But coming from someone who has had prolonged uncertainty as a constant sidekick for the past three years, let me be the first to tell you that you don’t have to do any of that. It’s too much pressure when the world feels a little too shaky. When tomorrow is shadowed in the unknown, sometimes we need to survive before we think about thriving. Often, it is more essential to acknowledge how we feel for a little awhile before we choose all the “shoulds” thrown our way.

This grief—a crack on the handle here, a chip around the rim there—can teach us the importance of holding space. In her book, The Broken Way, Ann Voskamp suggests, “Maybe wholeness is embracing brokenness as part of your life.” And when life throws a curveball, like an outbreak of a novel virus, we hold on to hope, which cannot be held on to without a few cracks. Grief, cracks, wholeness, and hope. They’re the ingredients to a recipe for fertile and holy ground. Welcome it.

If your good luck mug has cracks like mine—perhaps from the strange state of the world or from something else entirely—hold space for it. Don’t take sandpaper to it and buff out the discomfort by way of routines and productivity just yet. Identify the grief you’re feeling. Look for the growth among the cracks. Doing so can make way for wholeness. Joy and grief can be felt simultaneously. Imperfections and beauty can live side-by-side. And know this: the cracks are not fragile despite their appearance. They are being held together tightly by the Potter, the one who created the mug, the one who sees, who resurrects, who makes all things new.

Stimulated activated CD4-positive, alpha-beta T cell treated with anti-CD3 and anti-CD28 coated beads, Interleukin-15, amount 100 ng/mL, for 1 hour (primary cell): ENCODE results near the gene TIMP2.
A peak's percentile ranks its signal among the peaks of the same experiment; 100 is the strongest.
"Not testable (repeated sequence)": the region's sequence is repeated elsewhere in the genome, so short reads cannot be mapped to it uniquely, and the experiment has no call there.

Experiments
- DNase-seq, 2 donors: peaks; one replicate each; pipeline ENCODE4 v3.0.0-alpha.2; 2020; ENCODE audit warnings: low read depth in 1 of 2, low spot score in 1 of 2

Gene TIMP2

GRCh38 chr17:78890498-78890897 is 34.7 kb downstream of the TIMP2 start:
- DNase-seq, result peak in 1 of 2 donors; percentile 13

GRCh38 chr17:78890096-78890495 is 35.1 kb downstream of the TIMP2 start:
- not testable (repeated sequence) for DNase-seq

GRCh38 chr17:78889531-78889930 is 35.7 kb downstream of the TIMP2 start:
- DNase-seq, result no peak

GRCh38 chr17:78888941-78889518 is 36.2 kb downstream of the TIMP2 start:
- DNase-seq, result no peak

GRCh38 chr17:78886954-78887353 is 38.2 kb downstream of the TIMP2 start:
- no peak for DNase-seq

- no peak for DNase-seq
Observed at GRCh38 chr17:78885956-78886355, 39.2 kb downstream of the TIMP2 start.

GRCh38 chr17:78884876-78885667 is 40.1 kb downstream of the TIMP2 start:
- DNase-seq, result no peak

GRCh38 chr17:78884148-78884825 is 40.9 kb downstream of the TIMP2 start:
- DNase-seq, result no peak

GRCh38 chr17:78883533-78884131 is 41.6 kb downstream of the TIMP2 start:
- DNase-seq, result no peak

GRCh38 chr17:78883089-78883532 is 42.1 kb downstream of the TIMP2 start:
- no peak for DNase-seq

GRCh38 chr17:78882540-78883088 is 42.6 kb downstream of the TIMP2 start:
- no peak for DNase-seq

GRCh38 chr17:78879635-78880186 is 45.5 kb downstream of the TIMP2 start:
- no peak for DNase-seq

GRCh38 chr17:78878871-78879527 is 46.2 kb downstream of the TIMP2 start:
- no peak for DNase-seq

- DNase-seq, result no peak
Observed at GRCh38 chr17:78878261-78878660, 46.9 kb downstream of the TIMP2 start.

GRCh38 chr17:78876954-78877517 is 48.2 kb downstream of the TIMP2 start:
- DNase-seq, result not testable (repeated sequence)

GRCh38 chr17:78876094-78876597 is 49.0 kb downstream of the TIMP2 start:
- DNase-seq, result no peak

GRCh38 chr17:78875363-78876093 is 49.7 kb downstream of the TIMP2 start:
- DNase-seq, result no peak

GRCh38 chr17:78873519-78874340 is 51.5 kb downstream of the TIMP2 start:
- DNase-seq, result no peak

When life feels unresolved and the threads of simply being are left untied, come to our house—you’ll be in like-minded company. Pull up the comfy chair, the one over there in the corner with the throw pillows. We’ll offer you that good, Middle Eastern chai. Choose the ramshackle cup with the crimson red paint and embrace both the defects and beauty. Hold space for grief in this time of uncertainty. Trust that the cracks will lead to light.

And, while I cannot prove this for sure, I’m almost certain everything tastes just a little bit better and a little bit sweeter in that good luck mug.

4 thoughts on “The Good Luck Mug”

  1. Thank you for your beautifully written Piece….Peace….I think of you often. We now are beginning to know how you and your family feel. (isolated).Thank you for lifting my hope. I think God’s spirit is always on your hand as you type/write……God Bless!

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  2. Colleen the young woman who writes this blog is the daughter of a woman who graduated from high school with me. Sarah, the blogger, went to Turkey to work as a teacher for a family there. She fell in love and married while there and they have been unable to get back to the states since because of our governments restrictions. Her blog is really well written. I think you would relate to her grief and joys.

    Love, Ginny

    Sent from my iPhone

    >

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  3. Dear Friend,
    Thank you for continuing to encourage and stir the deep wells from which His living water flows.
    Grace & Peace,
    Yvonne

    Like